“However, when people get their news through social media—or from friends via email or text—they’re less likely to remember the source, and they’re more likely to share it online or send it to friends.”

According to the study: “When asked how they arrived at news content in their most recent web interaction, online news consumers were about equally likely to get news by going directly to a news website (36% of the times they got news, on average) as getting it through social media (35%). They were less likely to access news through emails, text messages or search engines. And most people favored one pathway over another. Nearly two-thirds (65%) of online news consumers had one preferred pathway for getting most of their online news.”

The study addresses recent questions about fake news as well: “When consumers click on a link to get to news, they can often recall the news source’s name. Individuals who said they followed a link to a news story were asked if they could write down the name of the news outlet they landed on. On average, they provided a name 56% of the time. But they were far more able to do so when that link came directly from a news organization – such as through an email or text alert from the news organization itself – than when it came from social media or an email or text from a friend. It was also the case that 10% of consumers, when asked to name the source of the news, wrote in “Facebook” as a specific news outlet.”

There are some very interesting findings in the report, including how gender and age play a role in how people consume news. Younger and older consumers follow news links at the same rate but younger consumers are more likely to forget the source. According to The Columbia Journalsim Review summary of the report, younger and female news consumers are more likely to get their news through social media, while older and male consumers are more likely to seek it out directly from a news organization.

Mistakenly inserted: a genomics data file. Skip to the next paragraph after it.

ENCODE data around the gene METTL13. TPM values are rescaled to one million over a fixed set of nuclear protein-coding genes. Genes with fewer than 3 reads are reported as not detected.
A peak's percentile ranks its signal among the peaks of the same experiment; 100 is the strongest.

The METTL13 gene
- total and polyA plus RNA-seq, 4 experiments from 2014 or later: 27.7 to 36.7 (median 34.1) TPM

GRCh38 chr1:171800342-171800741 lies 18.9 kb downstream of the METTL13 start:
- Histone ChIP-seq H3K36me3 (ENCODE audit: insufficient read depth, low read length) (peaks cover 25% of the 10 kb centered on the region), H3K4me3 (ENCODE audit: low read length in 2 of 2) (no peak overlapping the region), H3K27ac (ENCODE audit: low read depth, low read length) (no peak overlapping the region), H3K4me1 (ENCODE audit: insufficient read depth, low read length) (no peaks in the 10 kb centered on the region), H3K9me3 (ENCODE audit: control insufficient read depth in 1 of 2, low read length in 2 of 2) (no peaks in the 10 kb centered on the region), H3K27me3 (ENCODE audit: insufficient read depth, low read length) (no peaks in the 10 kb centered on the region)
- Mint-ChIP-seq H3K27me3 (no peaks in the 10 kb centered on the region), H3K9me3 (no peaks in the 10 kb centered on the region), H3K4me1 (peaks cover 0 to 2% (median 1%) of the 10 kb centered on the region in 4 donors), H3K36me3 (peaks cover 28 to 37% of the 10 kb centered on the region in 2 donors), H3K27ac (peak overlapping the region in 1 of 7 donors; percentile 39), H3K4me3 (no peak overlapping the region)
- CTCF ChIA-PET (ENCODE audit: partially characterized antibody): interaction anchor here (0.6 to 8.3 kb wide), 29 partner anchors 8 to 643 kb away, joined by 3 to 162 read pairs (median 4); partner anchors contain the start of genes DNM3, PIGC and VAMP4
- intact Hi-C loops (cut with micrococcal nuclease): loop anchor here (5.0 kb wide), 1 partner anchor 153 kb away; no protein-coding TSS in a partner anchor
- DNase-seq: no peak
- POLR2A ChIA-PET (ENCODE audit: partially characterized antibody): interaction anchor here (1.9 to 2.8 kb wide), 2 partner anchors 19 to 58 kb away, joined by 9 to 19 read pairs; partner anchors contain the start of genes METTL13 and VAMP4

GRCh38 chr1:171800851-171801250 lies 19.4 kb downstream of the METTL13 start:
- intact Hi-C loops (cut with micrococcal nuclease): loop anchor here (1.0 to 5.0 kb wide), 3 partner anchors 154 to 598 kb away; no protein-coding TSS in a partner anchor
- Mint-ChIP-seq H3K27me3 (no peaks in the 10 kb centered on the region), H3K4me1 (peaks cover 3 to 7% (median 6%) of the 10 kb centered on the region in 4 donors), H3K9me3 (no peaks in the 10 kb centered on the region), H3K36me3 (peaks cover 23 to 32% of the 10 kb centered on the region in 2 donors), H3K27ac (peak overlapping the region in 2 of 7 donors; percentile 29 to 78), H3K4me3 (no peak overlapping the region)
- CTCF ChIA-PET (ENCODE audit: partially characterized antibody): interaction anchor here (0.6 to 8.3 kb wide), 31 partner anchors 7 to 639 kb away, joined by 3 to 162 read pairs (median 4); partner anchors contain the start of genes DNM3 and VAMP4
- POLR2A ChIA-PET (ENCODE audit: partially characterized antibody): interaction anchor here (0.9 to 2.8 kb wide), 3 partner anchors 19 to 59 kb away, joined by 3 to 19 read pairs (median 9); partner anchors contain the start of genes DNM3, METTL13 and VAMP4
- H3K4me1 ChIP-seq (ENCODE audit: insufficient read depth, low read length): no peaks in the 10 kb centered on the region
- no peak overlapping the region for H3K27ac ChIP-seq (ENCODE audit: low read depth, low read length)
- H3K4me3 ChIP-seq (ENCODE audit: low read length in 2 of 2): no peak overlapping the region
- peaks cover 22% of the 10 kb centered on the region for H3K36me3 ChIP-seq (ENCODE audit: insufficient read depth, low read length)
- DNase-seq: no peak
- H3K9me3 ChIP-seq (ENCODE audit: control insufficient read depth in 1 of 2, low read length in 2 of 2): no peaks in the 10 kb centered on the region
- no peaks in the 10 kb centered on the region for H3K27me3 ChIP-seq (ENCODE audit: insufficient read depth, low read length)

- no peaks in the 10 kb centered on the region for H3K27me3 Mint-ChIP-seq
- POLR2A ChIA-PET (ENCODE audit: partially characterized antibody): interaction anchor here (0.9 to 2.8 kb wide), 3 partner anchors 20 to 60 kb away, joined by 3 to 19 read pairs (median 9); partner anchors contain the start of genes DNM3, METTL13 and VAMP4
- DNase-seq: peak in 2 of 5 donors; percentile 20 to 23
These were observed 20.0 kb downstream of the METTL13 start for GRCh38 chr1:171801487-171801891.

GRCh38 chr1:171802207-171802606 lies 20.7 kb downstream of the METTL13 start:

This chart highlights another interesting detail: how certain topics are more likely to be learned about through one method over another. It is an interesting study for those who work in journalism or marketing.

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Posted by Joel on February 11 2017 • Journalism

Writers and the CIA

There is a really interesting story in The New Republic about writers, literary magazines and the CIA. Patrick Iber writes about the history of the CIA’s attempt to impact culture and ideas. It’s fascinating literary history>

“Today’s intellectuals approach their labors in a very different set of circumstances,” he writes. “The struggle for academic patronage and the strained conditions of nearly all media properties have led to fewer jobs and fewer venues for substantial writing; the possibility of leading a public-facing life of the mind now seems vanishingly small, which only heightens nostalgia for the golden age of the 1950s. Yet the shadow of the CIA lurks behind the achievements of that time. The free play of ideas—the very thing that was supposed to distinguish the United States from the Soviet Union in the first place—turned out to be, at least in part, a carefully constructed illusion. What if the prominence of midcentury intellectuals, the sense that they were engaged in important political and artistic projects, is inseparable from the fact that they were useful to America’s Cold War empire?”

Posted by Joel on January 13 2017 • Journalism

The Rest is Advertising

Journalists will relate to Jacob Silverman’s “confession” in The Baffler about being a writer of sponsored content: The Rest is Advertising.